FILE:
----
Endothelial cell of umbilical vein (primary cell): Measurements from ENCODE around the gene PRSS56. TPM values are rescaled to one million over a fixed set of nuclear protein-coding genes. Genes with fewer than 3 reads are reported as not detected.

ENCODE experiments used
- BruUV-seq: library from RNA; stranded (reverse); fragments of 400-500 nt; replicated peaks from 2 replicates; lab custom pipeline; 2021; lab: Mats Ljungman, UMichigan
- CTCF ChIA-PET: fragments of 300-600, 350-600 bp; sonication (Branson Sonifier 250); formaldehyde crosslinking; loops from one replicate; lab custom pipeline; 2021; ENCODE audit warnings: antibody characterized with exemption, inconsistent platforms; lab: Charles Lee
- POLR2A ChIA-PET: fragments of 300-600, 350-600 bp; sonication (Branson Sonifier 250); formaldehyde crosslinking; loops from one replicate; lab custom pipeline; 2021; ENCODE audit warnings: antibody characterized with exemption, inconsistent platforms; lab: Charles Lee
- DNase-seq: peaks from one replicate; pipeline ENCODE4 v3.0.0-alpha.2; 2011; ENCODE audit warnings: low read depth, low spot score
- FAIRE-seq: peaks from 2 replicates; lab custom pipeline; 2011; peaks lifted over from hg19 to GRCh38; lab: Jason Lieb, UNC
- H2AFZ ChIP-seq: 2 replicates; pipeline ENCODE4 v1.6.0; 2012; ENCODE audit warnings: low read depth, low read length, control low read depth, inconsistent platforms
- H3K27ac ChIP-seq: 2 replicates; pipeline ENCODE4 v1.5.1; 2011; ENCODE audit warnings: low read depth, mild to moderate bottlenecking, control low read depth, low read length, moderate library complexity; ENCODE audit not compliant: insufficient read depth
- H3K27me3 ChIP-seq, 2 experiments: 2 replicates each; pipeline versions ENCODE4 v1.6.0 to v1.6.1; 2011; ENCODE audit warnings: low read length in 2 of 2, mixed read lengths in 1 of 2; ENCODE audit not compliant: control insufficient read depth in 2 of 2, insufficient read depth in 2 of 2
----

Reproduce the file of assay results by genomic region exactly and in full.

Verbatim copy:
Endothelial cell of umbilical vein (primary cell): Measurements from ENCODE around the gene PRSS56. TPM values are rescaled to one million over a fixed set of nuclear protein-coding genes. Genes with fewer than 3 reads are reported as not detected.

ENCODE experiments used
- BruUV-seq: library from RNA; stranded (reverse); fragments of 400-500 nt; replicated peaks from 2 replicates; lab custom pipeline; 2021; lab: Mats Ljungman, UMichigan
- CTCF ChIA-PET: fragments of 300-600, 350-600 bp; sonication (Branson Sonifier 250); formaldehyde crosslinking; loops from one replicate; lab custom pipeline; 2021; ENCODE audit warnings: antibody characterized with exemption, inconsistent platforms; lab: Charles Lee
- POLR2A ChIA-PET: fragments of 300-600, 350-600 bp; sonication (Branson Sonifier 250); formaldehyde crosslinking; loops from one replicate; lab custom pipeline; 2021; ENCODE audit warnings: antibody characterized with exemption, inconsistent platforms; lab: Charles Lee
- DNase-seq: peaks from one replicate; pipeline ENCODE4 v3.0.0-alpha.2; 2011; ENCODE audit warnings: low read depth, low spot score
- FAIRE-seq: peaks from 2 replicates; lab custom pipeline; 2011; peaks lifted over from hg19 to GRCh38; lab: Jason Lieb, UNC
- H2AFZ ChIP-seq: 2 replicates; pipeline ENCODE4 v1.6.0; 2012; ENCODE audit warnings: low read depth, low read length, control low read depth, inconsistent platforms
- H3K27ac ChIP-seq: 2 replicates; pipeline ENCODE4 v1.5.1; 2011; ENCODE audit warnings: low read depth, mild to moderate bottlenecking, control low read depth, low read length, moderate library complexity; ENCODE audit not compliant: insufficient read depth
- H3K27me3 ChIP-seq, 2 experiments: 2 replicates each; pipeline versions ENCODE4 v1.6.0 to v1.6.1; 2011; ENCODE audit warnings: low read length in 2 of 2, mixed read lengths in 1 of 2; ENCODE audit not compliant: control insufficient read depth in 2 of 2, insufficient read depth in 2 of 2